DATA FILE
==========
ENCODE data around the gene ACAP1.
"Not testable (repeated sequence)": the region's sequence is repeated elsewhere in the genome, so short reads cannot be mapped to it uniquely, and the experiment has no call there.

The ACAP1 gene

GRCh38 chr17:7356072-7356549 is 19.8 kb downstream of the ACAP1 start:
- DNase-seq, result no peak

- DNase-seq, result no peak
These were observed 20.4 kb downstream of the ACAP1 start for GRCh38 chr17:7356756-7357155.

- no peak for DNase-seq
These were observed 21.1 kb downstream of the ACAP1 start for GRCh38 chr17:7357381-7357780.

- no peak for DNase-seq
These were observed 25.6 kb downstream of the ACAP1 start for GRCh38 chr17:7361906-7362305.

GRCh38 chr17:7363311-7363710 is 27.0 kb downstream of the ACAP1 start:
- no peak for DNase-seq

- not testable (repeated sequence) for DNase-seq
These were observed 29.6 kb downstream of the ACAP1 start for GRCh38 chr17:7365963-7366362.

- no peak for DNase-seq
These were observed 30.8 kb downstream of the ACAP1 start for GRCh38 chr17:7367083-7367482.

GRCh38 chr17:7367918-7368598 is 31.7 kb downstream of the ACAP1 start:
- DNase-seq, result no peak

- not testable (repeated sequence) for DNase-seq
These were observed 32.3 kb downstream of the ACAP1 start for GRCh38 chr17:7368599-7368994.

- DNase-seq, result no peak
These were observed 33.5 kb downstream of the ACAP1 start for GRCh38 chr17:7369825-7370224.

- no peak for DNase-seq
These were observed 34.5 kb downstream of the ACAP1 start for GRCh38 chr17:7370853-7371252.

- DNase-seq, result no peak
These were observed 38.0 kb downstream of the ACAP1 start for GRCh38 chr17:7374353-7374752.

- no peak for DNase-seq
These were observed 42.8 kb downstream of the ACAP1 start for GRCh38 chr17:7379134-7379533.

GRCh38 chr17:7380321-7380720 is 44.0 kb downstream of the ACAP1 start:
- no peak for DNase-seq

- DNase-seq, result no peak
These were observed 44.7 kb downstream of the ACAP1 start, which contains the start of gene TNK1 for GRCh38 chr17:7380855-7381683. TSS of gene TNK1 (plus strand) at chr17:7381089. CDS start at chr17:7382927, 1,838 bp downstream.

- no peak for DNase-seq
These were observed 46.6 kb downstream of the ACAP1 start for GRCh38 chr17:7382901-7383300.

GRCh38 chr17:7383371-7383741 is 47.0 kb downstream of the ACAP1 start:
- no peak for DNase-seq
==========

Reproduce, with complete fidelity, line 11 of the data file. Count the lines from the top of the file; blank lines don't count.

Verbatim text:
These were observed 25.6 kb downstream of the ACAP1 start for GRCh38 chr17:7361906-7362305.